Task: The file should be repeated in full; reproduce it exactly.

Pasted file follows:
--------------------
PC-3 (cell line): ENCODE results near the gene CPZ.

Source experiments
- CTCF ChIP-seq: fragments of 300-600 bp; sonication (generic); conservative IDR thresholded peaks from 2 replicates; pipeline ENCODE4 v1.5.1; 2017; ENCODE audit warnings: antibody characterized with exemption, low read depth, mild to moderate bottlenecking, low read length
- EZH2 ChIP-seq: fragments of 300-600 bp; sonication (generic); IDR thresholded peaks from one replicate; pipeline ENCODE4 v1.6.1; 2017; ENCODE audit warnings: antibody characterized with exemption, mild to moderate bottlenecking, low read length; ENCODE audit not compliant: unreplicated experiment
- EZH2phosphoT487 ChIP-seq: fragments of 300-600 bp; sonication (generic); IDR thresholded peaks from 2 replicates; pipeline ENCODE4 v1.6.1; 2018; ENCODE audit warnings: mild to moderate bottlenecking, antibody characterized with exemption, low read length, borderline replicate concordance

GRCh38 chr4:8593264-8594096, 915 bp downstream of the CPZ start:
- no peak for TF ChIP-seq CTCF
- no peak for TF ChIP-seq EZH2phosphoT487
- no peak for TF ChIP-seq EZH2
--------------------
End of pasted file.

PC-3 (cell line): ENCODE results near the gene CPZ.

Source experiments
- CTCF ChIP-seq: fragments of 300-600 bp; sonication (generic); conservative IDR thresholded peaks from 2 replicates; pipeline ENCODE4 v1.5.1; 2017; ENCODE audit warnings: antibody characterized with exemption, low read depth, mild to moderate bottlenecking, low read length
- EZH2 ChIP-seq: fragments of 300-600 bp; sonication (generic); IDR thresholded peaks from one replicate; pipeline ENCODE4 v1.6.1; 2017; ENCODE audit warnings: antibody characterized with exemption, mild to moderate bottlenecking, low read length; ENCODE audit not compliant: unreplicated experiment
- EZH2phosphoT487 ChIP-seq: fragments of 300-600 bp; sonication (generic); IDR thresholded peaks from 2 replicates; pipeline ENCODE4 v1.6.1; 2018; ENCODE audit warnings: mild to moderate bottlenecking, antibody characterized with exemption, low read length, borderline replicate concordance

GRCh38 chr4:8593264-8594096, 915 bp downstream of the CPZ start:
- no peak for TF ChIP-seq CTCF
- no peak for TF ChIP-seq EZH2phosphoT487
- no peak for TF ChIP-seq EZH2